YourNewsWire’s top story so far in 2018 had received a little more than 865,000 engagements as of publication. For comparison, The New York Times’ second most-engaging story from the same period got about 7,000 less engagements, according to BuzzSumo. YourNewsWire’s article, published in January, cites a fake quote from a Centers for Disease Control and Prevention official claiming that the flu shot is causing an outbreak of the disease.

Snopes debunked the story on Jan. 17 (after Facebook made it easier to flag a story), but Poynter was still able to share (and then promptly delete) it on Facebook.

Facebook screenshot
(Screenshot from Facebook)

When Poynter clicked the more info icon, a test that Facebook launched in October to give people more context about publishers in their News Feed, it showed where else people had shared the story and identified The People’s Voice, a page for the holding company that became the original curation of YourNewsWire. It had more than 800,000 likes as of publication.

The page’s reach is further bolstered by large followings for YourNewsWire, a man who goes by the name of Baxter Dmitry (a frequent author for the site) and Sean Adl-Tabatabai (the site’s co-founder). All the pages and profiles have nearly 1 million followers combined.

Facebook screenshot
(Screenshot from Facebook)

Poynter asked Snopes why so many of its debunks of YourNewsWire stories didn’t correspond with flags on Facebook. Co-founder and CEO David Mikkelson said it’s essentially too much work to input them all into the company’s system.

“In short, the third-party fact-checking partnership with Facebook depends upon partners' manually entering content into a dashboard that Facebook provides,” he said in an email. “This current procedure, coupled with our limited resources, means that not all fact checks published by Snopes.com end up being reported to Facebook.”

Tessa Lyons, a product manager at Facebook who was shown parts of Poynter’s analysis before publication, said fact-checkers’ difficulty with manually logging each of their debunks will hopefully be addressed by the injection of the ClaimReview markup to the company’s product, which she announced last month at the Global Fact-Checking Summit in Rome.

“We have had an issue where we’ve seen fact-checkers will debunk things on their websites and not enter them into our tool,” Lyons told Poynter. “(ClaimReview) will really help us ensure that we’re not missing out on debunks that our partners have done.”

Still, implementing that feature universally has proved to be hard for Facebook.

“One of the challenges is that not all the partners are using ClaimReview, and they don’t always use ClaimReview in a way that’s consistent with how our product works,” Lyons said. “For example, they can label satire as false. With our product, that’s a challenge because we’re not trying to demote The Onion or The Babylon Bee.”

At the same time, InfoWars has seen a different trend than YourNewsWire.

Between 2016 and 2017, the site — whose page is verified and has more than 900,000 likes on Facebook, but usually receives far less engagements than YourNewsWire — has seen its Facebook engagements decrease by more than 40 percent while publishing about 15 percent fewer articles. The change between the first seven months of 2016 and this year is less dramatic, with the site losing only about 10 percent of its engagements despite publishing more than 10,000 fewer stories.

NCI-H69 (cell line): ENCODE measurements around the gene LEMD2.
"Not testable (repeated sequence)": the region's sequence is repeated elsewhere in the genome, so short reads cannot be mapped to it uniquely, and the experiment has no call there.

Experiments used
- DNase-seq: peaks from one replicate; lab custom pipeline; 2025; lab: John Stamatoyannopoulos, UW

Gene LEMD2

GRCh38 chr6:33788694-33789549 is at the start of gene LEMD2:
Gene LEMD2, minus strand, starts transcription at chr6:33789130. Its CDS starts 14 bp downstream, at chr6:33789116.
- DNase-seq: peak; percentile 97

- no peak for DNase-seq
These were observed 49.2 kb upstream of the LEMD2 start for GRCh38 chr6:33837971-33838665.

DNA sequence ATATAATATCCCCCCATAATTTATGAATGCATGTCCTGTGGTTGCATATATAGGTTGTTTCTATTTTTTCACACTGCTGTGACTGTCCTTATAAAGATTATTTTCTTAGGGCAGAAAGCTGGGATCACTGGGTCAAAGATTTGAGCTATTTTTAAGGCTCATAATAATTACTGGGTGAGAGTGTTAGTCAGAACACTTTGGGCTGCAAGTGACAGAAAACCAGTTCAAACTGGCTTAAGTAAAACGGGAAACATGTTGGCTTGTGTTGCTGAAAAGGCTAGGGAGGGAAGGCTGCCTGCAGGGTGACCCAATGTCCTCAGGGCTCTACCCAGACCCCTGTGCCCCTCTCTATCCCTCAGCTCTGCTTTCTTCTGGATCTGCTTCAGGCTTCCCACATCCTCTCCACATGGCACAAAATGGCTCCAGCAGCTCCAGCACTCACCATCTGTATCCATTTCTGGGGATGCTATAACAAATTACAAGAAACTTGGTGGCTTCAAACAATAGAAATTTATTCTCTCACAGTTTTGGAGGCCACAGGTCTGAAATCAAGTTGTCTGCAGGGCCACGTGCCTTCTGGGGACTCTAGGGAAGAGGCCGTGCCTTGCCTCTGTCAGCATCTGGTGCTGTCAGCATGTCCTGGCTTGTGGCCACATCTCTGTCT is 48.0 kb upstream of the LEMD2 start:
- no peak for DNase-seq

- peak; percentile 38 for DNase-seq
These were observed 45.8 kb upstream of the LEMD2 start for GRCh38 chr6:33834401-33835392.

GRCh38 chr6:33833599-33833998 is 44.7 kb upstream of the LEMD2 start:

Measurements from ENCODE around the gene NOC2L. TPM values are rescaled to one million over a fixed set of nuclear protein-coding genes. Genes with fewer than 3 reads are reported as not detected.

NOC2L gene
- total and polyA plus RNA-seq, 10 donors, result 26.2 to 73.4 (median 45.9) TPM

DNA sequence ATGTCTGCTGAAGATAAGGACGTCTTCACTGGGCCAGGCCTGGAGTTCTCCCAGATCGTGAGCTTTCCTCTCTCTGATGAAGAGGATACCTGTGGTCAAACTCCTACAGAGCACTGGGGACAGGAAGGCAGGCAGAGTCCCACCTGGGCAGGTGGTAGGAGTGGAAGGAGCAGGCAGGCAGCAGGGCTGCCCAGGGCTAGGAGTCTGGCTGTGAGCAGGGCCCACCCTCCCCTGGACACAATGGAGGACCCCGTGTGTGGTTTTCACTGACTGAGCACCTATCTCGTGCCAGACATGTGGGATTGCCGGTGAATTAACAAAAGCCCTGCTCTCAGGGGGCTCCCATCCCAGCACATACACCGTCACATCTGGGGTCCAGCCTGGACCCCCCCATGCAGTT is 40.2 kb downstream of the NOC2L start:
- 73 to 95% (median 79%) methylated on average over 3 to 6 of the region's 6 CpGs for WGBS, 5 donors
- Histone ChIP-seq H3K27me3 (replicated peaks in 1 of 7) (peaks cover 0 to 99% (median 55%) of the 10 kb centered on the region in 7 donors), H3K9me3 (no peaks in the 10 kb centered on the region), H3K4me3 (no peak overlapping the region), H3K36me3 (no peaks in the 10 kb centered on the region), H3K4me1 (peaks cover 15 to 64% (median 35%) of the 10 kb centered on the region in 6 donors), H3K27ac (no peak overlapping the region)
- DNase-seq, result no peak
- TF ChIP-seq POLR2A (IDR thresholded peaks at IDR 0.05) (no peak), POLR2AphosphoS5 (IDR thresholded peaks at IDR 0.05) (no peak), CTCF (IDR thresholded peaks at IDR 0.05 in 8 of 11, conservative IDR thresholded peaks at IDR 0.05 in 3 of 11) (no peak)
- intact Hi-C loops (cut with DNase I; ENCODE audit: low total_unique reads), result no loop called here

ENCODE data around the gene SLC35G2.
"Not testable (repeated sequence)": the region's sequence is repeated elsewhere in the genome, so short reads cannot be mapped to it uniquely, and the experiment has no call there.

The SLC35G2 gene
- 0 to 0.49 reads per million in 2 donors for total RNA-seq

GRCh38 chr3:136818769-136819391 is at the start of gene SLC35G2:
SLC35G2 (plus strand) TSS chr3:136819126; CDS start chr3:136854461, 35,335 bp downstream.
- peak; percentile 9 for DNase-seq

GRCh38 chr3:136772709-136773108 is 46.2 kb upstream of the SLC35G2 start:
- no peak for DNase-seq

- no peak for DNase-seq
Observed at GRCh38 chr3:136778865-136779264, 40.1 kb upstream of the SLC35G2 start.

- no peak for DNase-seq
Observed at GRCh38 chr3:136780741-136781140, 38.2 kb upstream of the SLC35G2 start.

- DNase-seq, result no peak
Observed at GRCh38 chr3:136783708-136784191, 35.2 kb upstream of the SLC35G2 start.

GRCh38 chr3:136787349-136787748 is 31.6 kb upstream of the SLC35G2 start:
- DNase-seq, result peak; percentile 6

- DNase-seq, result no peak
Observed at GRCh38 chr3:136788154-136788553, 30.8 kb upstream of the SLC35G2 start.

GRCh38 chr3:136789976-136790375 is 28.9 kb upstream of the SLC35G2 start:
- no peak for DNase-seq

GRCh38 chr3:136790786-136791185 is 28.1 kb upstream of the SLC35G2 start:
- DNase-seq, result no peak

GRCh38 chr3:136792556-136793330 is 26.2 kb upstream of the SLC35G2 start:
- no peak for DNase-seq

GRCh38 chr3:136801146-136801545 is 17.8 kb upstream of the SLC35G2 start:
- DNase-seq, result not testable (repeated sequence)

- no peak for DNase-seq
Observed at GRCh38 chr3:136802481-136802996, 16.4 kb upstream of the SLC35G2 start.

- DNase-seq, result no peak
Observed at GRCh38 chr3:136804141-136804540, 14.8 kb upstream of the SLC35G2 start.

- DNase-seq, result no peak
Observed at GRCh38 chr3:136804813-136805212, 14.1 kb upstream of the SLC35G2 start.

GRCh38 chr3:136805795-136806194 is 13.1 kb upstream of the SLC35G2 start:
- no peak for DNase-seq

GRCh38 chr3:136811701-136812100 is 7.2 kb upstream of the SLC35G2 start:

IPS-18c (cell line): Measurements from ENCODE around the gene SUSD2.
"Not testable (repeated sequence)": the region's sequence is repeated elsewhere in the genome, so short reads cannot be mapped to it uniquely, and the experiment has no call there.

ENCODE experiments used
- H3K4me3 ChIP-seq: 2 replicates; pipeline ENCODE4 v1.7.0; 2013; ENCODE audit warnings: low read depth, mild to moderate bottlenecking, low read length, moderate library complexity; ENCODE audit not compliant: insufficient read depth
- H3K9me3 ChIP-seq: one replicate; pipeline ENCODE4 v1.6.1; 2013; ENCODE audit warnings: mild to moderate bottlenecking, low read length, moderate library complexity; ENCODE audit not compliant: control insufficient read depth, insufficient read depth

However, InfoWars’ decline and stagnation in total Facebook engagements has been followed by more recent growth. While its best month was during the U.S. election in November 2016, it’s followed closely by June and July 2018. None of the fact-checkers Poynter analyzed debunked an InfoWars story in those months.

“If I were InfoWars, I would send this to my stockholders,” said David Rand, an associate professor of psychology at Yale University who frequently studies misinformation on Facebook and was shown Poynter’s analysis before publication. “In the past couple of months they’ve been killing it.”

Poynter asked Snopes and PolitiFact what they thought of both YourNewsWire and InfoWars’ reach but both said their work stands for itself.

InfoWars’ most popular post of the past six months was published just a few weeks ago, amassing nearly 60,000 engagements as of publication (it hadn’t been fact-checked as of publication). Between August 2016 and February 2017, the site’s most popular post had a little more than 200,000 engagements as of publication — and the only posts to get more than 100,000 engagements on Facebook in the past two years came within a week of the 2016 U.S. election, according to BuzzSumo.

It’s tempting to say that YourNewsWire’s recent engagement has fared worse than InfoWars’. As of publication, several of its stories hadn't made it past 100,000 engagements. And looking at the median distribution of its engagement — rather than the sum — it looks like the page has suffered a pretty big hit since 2016.

But at the same time, one story published last week had nearly 450,000 engagements as of publication. Another published in late May had amassed about the same engagement — not as much as the January story, but still nothing to laugh at. No fact-checkers covered that one.

Rand told Poynter in a follow-up email that those outlying posts have a pretty big effect on how many people end up seeing stories published by pages like YourNewsWire.

“There has been a pretty dramatic decline in Facebook engagements with the typical YourNewsWire post (as indicated by the decrease in the monthly median),” he said. “But critically, this has not translated into a meaningful decline in the total amount of engagement YourNewsWire has been getting on Facebook because it's not the typical post that matters — instead, its the relatively few outlier posts that go viral and get a ton of engagement.”

Is Facebook’s strategy working?

Facebook has been building up to sharing more data about its anti-misinformation efforts.